The Gateway Arch
The Gateway Arch is the visually defining structure of St. Louis and the metaphorical "Gateway to the West." Even though it is situated within Jefferson National Expansion Memorial Park, the arch is visible from a wide swath of the city and even from a considerable distance while traveling along the roadways.
Visitors can get to an observation deck at the top of the building, standing at 630 feet, by the elevator. You can take a tram ride, which lasts between 45 and 60 minutes. On a day with clear visibility, it is possible to see up to 30 miles. Don't forget to appreciate the view.
To get the most out of the arch, you can take helicopter tours, riverboat cruises, and visit the Old Courthouse to learn about the area's history. The museum's displays cover from 1764 to 1965 and tell the stories of Native Americans, explorers, and pioneers who helped the United States grow.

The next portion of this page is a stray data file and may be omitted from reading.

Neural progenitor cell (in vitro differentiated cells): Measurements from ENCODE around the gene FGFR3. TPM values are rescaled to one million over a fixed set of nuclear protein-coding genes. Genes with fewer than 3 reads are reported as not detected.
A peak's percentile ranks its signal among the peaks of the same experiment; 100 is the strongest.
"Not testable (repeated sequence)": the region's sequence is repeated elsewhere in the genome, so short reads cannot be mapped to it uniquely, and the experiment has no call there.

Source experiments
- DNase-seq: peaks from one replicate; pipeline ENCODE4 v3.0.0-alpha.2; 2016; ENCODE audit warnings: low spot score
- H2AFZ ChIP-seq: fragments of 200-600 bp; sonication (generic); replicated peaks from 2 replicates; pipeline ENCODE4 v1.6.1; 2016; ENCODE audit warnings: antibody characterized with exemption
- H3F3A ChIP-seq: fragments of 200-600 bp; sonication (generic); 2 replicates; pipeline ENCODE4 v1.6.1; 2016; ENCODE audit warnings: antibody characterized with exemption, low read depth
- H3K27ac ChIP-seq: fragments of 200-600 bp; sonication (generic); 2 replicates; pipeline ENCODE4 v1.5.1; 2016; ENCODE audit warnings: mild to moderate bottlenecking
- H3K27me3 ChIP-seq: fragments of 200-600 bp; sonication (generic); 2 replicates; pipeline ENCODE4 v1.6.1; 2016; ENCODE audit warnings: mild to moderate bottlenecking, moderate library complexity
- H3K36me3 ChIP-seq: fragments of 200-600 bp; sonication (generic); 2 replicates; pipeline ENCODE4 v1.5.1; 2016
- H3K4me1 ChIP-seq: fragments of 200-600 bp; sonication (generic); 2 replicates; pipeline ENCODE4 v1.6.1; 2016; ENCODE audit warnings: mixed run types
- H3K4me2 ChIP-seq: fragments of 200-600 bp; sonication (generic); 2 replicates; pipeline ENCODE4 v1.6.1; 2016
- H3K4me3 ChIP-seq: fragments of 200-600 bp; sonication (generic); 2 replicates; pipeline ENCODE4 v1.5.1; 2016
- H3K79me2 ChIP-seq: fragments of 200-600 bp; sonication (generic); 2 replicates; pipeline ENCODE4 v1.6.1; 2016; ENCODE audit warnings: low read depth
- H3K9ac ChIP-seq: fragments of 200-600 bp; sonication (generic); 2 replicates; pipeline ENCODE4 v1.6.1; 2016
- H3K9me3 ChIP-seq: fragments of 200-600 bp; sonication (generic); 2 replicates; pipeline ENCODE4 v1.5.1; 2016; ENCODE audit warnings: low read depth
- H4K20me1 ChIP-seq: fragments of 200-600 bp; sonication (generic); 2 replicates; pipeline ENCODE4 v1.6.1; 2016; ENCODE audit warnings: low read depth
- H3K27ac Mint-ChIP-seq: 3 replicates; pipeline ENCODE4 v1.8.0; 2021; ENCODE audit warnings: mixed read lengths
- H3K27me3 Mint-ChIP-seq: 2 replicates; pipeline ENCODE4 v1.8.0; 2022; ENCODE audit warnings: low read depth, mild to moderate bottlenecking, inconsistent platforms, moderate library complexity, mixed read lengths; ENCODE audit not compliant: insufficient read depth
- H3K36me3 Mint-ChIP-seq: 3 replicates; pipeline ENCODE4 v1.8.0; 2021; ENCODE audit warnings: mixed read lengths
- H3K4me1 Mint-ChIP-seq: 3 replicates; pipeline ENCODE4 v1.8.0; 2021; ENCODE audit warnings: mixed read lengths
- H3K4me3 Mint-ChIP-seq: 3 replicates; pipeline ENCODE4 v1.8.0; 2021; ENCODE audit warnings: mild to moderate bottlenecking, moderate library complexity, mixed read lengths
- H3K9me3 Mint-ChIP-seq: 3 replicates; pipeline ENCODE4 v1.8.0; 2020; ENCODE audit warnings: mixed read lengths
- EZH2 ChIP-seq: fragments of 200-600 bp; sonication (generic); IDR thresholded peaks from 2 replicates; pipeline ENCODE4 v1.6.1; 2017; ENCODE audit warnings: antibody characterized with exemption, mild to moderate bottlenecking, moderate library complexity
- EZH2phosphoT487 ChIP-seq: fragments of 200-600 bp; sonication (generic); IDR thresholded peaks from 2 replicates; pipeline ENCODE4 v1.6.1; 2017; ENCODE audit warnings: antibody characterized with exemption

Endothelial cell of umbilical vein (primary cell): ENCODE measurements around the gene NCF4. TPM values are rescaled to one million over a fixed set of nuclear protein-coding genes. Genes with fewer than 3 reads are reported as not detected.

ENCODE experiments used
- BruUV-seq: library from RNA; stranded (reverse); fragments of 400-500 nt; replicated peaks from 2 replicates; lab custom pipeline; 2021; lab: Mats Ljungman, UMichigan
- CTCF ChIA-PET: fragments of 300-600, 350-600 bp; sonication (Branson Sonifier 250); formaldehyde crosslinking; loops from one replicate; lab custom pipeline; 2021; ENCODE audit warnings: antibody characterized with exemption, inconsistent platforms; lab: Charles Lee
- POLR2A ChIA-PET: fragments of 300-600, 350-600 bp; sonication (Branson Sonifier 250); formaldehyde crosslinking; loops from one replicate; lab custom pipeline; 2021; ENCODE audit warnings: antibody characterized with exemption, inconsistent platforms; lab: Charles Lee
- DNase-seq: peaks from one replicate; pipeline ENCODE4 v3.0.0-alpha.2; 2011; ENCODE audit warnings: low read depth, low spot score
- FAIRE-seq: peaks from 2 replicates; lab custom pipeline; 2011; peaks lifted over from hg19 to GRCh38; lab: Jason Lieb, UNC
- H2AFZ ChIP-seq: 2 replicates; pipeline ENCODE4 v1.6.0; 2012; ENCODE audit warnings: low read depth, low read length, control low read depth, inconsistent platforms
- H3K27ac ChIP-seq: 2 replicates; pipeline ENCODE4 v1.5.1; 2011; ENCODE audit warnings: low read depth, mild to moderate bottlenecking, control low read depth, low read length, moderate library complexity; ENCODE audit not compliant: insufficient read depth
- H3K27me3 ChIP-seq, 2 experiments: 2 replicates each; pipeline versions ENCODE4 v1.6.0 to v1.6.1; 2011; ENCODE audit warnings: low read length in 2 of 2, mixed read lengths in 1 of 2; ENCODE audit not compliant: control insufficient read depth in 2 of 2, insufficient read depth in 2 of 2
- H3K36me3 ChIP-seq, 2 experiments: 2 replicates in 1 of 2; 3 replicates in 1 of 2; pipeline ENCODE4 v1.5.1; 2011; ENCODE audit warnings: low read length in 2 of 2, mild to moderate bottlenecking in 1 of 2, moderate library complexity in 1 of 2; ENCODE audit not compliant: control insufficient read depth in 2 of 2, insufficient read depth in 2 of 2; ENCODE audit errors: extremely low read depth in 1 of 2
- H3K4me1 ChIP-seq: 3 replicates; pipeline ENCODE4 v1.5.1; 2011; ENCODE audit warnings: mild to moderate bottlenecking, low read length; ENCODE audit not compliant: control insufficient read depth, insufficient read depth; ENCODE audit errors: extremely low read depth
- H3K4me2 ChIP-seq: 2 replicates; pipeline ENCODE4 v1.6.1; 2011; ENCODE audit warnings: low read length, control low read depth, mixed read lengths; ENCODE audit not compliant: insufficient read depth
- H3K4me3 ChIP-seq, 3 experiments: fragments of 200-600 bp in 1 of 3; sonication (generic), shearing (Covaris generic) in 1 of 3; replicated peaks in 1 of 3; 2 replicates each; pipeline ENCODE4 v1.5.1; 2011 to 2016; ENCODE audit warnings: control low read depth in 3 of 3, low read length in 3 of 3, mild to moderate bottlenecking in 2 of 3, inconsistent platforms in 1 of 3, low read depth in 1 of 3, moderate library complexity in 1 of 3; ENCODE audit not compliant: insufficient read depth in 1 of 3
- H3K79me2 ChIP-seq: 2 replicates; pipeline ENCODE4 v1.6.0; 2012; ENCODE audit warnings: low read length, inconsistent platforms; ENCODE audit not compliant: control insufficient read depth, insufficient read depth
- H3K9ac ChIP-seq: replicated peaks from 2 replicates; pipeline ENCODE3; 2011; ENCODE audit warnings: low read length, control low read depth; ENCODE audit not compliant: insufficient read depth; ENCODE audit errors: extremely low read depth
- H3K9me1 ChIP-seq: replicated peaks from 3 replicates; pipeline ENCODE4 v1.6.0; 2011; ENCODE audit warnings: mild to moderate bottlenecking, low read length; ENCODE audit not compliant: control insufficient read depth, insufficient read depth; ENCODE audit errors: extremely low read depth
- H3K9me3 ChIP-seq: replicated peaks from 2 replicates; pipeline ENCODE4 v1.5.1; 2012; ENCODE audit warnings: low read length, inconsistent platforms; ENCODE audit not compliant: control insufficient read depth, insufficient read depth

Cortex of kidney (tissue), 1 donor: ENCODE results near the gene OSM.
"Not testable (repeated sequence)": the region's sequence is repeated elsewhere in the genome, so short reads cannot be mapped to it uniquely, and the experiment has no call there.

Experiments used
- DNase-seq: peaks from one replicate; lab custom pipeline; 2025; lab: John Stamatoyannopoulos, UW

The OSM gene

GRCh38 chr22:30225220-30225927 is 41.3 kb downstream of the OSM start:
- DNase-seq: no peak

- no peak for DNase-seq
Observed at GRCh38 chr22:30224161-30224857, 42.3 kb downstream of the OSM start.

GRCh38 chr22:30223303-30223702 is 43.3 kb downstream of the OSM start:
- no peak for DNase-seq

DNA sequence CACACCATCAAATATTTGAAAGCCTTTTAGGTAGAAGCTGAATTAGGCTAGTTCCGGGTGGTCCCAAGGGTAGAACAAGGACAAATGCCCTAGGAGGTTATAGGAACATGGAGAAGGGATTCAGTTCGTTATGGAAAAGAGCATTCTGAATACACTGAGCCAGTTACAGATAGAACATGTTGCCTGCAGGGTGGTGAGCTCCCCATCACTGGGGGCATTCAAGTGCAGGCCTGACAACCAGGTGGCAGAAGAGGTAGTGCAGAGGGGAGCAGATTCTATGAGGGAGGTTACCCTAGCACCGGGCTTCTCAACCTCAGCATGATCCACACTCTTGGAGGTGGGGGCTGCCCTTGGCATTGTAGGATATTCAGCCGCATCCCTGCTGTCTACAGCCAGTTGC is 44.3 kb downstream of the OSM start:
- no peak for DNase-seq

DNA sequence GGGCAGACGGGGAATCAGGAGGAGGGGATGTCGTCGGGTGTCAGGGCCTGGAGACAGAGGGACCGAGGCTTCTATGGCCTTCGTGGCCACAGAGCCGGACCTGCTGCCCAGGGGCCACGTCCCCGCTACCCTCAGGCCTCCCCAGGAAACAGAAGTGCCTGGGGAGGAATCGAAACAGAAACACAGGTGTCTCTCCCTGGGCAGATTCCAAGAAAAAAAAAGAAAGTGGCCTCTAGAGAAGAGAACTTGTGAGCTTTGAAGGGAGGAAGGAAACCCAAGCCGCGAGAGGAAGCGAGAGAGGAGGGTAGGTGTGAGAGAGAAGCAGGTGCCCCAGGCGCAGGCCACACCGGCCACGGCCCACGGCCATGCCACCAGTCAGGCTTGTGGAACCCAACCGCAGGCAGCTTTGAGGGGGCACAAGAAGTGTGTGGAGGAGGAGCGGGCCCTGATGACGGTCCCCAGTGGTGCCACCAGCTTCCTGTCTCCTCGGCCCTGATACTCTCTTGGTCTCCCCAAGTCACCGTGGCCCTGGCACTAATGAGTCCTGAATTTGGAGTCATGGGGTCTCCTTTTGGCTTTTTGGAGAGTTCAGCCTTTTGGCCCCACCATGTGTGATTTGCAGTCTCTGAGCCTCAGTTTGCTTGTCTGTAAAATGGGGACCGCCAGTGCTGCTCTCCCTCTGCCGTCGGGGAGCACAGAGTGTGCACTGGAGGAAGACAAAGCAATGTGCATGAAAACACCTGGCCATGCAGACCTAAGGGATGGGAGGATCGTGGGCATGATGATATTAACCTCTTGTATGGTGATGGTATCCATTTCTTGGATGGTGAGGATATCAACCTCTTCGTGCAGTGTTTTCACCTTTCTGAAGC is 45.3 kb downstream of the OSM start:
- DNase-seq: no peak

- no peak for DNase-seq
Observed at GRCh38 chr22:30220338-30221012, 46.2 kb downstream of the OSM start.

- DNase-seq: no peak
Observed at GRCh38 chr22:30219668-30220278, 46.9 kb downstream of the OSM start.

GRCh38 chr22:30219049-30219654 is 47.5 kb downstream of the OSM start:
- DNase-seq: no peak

The Gateway Arch, designed by Finnish-American architect Eero Saarinen, towered over St. Louis at 63 stories when it was completed. It's hard to believe that this is a steel-and-concrete structure, making it so beautiful.
You can also enjoy stunning views of downtown St. Louis and the arch from the Becky Thatcher or the Tom Sawyer, which date back to the 19th century and still operate today.